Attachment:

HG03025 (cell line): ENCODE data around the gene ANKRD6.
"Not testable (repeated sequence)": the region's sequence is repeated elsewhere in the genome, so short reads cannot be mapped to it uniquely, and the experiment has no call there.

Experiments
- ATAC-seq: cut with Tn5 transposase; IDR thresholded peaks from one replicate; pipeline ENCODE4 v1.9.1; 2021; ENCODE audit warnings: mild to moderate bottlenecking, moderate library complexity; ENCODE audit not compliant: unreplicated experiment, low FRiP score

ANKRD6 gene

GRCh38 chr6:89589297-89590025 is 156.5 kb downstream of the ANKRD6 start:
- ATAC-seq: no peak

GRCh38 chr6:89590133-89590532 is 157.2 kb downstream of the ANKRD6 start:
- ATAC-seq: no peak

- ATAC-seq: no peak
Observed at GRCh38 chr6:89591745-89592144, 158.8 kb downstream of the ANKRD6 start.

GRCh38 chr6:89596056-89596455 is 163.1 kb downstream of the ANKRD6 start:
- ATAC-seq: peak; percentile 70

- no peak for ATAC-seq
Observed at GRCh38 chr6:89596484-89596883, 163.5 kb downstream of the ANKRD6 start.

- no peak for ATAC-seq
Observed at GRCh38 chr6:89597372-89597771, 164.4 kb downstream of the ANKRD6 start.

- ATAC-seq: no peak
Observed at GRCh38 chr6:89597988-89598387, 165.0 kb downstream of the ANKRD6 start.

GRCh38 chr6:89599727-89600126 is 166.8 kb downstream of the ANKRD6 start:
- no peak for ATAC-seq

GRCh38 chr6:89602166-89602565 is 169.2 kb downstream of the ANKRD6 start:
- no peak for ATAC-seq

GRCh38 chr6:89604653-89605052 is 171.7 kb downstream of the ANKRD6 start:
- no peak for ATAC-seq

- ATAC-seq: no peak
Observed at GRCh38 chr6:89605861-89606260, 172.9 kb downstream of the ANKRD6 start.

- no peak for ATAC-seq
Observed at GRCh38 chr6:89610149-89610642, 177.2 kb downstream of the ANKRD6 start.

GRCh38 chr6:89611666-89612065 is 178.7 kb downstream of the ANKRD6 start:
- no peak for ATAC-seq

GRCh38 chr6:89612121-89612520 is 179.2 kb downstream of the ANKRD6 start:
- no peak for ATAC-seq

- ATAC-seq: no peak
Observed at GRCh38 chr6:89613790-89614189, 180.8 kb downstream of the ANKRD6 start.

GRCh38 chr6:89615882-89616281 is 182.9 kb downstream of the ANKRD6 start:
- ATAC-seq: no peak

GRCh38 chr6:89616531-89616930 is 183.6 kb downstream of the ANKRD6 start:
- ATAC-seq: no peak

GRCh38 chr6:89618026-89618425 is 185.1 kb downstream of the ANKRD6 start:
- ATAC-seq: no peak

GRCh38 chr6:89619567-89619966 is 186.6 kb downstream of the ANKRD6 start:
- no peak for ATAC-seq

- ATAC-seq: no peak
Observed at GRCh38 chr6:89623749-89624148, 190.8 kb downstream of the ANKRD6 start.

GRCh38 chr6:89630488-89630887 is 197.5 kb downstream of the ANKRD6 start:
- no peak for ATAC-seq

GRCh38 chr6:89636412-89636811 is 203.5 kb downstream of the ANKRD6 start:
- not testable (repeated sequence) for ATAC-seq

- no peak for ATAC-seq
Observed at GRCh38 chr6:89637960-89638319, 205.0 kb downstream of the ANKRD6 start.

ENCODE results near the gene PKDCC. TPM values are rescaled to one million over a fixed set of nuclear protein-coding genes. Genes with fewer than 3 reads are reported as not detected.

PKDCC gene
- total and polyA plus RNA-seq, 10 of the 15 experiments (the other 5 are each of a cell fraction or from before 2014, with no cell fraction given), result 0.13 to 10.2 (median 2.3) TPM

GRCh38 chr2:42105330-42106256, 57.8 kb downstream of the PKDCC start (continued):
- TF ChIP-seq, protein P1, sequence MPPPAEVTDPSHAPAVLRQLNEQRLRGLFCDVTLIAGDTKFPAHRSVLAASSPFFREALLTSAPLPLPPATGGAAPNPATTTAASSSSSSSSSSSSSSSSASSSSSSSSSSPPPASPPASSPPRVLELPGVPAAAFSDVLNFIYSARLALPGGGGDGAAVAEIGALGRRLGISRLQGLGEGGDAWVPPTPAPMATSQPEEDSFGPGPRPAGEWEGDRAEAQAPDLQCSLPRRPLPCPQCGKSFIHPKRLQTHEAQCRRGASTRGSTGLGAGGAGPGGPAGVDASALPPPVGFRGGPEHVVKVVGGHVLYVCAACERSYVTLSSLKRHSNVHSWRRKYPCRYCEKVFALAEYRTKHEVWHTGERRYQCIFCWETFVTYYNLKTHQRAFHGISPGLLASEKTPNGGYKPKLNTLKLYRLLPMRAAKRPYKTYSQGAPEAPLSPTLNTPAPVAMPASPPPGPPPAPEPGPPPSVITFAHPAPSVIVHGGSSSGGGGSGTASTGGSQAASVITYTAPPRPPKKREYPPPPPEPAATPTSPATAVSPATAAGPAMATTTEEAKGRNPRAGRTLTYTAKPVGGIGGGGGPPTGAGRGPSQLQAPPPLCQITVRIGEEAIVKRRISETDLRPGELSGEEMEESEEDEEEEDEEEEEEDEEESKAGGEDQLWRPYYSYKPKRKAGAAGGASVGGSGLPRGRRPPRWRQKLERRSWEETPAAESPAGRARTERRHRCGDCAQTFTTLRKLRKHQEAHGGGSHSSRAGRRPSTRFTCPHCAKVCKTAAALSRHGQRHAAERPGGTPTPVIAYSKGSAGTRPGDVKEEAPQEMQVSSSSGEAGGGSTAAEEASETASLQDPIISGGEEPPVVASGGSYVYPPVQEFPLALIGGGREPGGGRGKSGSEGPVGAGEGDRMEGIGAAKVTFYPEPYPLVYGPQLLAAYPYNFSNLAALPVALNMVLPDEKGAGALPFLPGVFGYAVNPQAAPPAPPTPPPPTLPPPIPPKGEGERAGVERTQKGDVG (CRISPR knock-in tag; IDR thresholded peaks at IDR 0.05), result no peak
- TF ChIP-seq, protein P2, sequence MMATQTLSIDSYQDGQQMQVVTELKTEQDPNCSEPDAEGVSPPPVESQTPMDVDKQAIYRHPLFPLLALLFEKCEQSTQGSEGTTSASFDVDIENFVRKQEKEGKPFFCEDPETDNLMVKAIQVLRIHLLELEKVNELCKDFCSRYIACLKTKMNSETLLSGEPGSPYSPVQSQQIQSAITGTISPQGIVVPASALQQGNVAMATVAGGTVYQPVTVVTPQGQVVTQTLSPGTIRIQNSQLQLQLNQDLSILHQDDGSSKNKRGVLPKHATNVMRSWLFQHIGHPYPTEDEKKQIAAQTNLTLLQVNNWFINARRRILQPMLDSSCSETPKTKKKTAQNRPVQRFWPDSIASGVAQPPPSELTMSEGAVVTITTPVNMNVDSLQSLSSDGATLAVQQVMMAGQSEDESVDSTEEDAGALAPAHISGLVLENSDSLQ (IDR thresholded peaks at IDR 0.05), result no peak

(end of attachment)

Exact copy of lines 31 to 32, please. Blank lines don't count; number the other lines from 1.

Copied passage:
- no peak for ATAC-seq

GRCh38 chr6:89612121-89612520 is 179.2 kb downstream of the ANKRD6 start: